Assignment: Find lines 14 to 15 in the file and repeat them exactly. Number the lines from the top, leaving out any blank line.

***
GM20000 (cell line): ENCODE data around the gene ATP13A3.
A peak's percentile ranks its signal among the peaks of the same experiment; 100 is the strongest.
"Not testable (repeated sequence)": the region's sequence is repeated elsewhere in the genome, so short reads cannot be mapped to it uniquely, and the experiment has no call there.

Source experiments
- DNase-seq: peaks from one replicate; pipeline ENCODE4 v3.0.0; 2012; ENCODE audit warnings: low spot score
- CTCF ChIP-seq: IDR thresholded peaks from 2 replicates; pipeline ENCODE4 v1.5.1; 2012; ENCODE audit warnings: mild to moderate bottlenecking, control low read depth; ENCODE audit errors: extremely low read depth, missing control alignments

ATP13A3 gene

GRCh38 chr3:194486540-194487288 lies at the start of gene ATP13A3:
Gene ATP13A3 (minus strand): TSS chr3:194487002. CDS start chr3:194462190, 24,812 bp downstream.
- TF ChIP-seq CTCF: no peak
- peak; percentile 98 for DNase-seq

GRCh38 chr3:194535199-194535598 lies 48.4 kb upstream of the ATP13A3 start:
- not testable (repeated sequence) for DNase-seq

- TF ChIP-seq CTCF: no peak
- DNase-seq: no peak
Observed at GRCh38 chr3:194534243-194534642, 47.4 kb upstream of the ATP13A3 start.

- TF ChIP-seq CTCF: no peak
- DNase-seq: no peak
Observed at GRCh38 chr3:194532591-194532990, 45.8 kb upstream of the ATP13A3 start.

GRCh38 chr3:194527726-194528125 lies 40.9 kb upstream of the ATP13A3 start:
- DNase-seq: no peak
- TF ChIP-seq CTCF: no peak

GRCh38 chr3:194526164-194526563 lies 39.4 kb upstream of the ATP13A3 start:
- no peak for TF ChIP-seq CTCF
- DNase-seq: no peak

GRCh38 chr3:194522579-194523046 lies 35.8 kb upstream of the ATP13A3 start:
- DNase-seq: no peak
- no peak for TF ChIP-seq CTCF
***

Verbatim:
- TF ChIP-seq CTCF: no peak
- DNase-seq: no peak